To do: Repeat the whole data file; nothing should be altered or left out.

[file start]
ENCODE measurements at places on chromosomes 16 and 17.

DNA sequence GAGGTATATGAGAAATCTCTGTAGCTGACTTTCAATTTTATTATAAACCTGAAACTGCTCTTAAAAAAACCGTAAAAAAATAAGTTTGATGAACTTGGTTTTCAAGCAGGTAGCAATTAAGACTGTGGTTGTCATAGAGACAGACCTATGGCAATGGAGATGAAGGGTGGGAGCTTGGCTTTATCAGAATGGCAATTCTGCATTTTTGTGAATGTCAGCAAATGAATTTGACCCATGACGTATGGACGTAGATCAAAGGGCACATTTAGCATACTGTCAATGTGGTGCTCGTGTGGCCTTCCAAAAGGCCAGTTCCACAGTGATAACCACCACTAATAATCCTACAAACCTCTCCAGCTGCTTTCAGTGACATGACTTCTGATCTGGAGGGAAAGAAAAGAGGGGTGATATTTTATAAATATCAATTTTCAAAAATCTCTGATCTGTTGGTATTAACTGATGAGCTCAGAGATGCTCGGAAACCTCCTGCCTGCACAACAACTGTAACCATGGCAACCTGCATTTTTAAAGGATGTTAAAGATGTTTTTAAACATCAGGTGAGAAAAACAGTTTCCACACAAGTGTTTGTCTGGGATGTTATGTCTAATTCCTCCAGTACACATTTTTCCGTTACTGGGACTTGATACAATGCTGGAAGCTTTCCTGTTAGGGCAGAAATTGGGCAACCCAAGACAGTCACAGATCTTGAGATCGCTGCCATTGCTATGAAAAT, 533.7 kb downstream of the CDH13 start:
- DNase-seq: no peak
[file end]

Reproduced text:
ENCODE measurements at places on chromosomes 16 and 17.

DNA sequence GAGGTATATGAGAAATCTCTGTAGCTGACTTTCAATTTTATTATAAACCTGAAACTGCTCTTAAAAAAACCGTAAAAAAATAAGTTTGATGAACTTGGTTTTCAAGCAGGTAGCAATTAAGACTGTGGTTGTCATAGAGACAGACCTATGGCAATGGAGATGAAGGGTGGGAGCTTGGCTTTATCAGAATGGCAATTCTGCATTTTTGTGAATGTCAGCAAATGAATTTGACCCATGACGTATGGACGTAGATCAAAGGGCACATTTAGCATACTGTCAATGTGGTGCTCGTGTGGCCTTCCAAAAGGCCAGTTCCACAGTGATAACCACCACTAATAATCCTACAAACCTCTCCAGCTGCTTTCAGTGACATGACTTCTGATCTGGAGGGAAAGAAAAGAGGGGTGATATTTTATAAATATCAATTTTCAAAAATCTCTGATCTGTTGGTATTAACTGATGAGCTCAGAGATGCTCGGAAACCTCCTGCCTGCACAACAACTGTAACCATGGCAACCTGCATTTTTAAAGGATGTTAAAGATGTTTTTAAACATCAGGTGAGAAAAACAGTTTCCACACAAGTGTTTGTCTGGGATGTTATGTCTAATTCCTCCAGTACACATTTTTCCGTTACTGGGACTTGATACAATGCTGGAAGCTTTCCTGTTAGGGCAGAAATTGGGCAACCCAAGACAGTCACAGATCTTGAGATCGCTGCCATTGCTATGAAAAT, 533.7 kb downstream of the CDH13 start:
- DNase-seq: no peak